Once we returned back to school, my students and their peers were originally disappointed in the loss of their previous work (our indoor plants died while we were gone for the week) but were inspired to restart. They instantly began to explore and inquire about the new space we had created. Each child in my classroom and our neighbouring kindergarten classroom were able to either plant, dig, water or help design the landscape of our garden. Students from all grades became very interested in our project and started to come over during recess to inspect our work. Older students came to knock on our classroom door asking for permission to water our gardens or inquiring about the types of plants we added. As I type this, the older grades are discussing how to create QR codes for students to easily identify all of our plant species while we utilize our outdoor classroom space! The gardening tools purchased were also used by the grade 8 students to create a food garden for our community. Soon we will have pumpkins, corn, squash and more for the community to pick and enjoy!
Our community is beautiful and full of wonder but sadly it falls victim to petty vandalism most weekends. Originally, I was unsure if all of our hard work would even last a single Saturday night. But one evening while I worked on the flower beds I caught the eye of a few older students that were lingering by the swing set. They watched me work, occasionally passing by me on their scooters but didn’t engage with me. Before I left, I called out to them about the gardens and I asked them to be guardians of the new space (whether they were students of our school or not). I explained all the hard work that was put into this community garden and that it belonged to all of us – even them. As I drove away from their rolling eyes, I dreaded returning the next morning, knowing that I was due to find the inevitable. But surprisingly, the garden was completely intact. The next day, it was watered.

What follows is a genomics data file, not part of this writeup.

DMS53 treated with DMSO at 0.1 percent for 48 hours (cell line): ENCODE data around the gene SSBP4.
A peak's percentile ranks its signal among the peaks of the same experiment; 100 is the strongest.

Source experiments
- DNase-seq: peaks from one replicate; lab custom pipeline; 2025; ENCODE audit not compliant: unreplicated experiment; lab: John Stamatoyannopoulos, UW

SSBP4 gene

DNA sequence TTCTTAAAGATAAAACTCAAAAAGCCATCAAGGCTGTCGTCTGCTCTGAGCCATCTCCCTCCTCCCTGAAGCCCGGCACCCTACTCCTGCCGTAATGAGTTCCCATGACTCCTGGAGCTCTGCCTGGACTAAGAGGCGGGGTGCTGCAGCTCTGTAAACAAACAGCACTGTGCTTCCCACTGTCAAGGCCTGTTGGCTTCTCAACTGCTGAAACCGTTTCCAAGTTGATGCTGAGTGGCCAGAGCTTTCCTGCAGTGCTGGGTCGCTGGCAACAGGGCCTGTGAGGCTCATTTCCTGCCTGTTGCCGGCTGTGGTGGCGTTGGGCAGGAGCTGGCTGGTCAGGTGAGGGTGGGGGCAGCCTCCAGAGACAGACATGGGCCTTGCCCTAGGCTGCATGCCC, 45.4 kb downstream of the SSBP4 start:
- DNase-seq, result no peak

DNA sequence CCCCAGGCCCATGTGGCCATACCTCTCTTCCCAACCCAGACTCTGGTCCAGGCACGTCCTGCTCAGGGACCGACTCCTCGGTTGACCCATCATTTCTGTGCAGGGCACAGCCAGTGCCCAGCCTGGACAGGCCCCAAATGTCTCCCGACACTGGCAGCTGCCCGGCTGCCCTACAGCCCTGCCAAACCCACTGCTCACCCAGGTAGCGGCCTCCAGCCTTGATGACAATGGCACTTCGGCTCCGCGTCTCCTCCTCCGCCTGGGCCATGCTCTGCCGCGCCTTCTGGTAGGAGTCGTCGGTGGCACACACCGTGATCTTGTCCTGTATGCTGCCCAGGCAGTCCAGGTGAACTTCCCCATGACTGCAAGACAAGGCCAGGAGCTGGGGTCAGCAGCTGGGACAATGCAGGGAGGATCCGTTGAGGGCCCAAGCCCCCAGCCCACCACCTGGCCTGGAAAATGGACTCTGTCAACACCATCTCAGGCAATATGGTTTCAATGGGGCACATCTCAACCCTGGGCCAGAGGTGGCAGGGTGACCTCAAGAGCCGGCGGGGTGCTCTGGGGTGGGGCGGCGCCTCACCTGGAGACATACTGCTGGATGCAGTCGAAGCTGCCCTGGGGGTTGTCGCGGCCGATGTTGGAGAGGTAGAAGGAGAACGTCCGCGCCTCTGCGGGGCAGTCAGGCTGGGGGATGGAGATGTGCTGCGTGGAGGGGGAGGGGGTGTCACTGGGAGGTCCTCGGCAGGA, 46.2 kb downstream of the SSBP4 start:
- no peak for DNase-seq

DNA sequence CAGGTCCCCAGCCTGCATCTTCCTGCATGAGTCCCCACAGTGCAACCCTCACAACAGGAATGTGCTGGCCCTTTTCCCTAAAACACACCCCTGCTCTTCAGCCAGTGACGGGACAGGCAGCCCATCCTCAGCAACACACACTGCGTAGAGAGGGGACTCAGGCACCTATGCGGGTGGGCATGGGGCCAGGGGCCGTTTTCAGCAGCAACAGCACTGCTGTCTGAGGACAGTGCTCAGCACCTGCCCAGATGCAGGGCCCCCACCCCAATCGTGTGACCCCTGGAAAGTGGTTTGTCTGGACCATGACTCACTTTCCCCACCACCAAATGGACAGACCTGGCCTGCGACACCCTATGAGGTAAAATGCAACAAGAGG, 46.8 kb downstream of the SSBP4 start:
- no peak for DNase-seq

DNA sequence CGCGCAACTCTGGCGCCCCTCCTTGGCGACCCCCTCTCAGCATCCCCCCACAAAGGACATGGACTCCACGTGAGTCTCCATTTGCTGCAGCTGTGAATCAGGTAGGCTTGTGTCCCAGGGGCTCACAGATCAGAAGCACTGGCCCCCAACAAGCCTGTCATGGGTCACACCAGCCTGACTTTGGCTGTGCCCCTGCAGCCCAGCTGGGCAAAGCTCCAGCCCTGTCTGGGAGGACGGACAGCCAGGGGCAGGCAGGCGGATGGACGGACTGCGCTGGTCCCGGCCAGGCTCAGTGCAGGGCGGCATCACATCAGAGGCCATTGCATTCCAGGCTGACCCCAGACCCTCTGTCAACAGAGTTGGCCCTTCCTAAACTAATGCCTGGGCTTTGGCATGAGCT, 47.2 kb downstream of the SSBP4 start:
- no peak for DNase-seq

This garden is a symbol of hope to this community. Not only because of the new life it is literally growing in it but our city is hurting right now. The tornado-like storm destroyed homes, crushed cars, cost entire contents of fridges/freezers and stole the sense of security from so many of our school families. Knowing that students and their families have a safe place to visit, reflect and reenergize on our grounds brings a smile to my face. I hope that the peace that the outdoors brings my family and I, can be spread to other families as well. I hope that all of the lessons, inquiries and research about our plants starts conversations at dinner and inspires home gardens to be dug.
I am excited to return to school on Monday to help my students fill our newly purchased watering cans and hear about their visits to the property.
Lastly I would like to leave you with a quote that stuck out to me and I wrote on our school white board today:
“Community is much more than belonging to something; it’s about doing something together that makes belonging matter”
Reflection & Celebration
The children were excited about and very protective of their new space. They carefully explained to one another about how to water the plants, how to not pick the flowers and how to smell the glorious scents of the garden. The garden was created by the kindergarten classes but was quickly shared with the entire school. Older sibling came over to inquire, other grades asked how they could contribute and students who often find themselves in trouble during large group play – found a quite place to think and regulate themselves.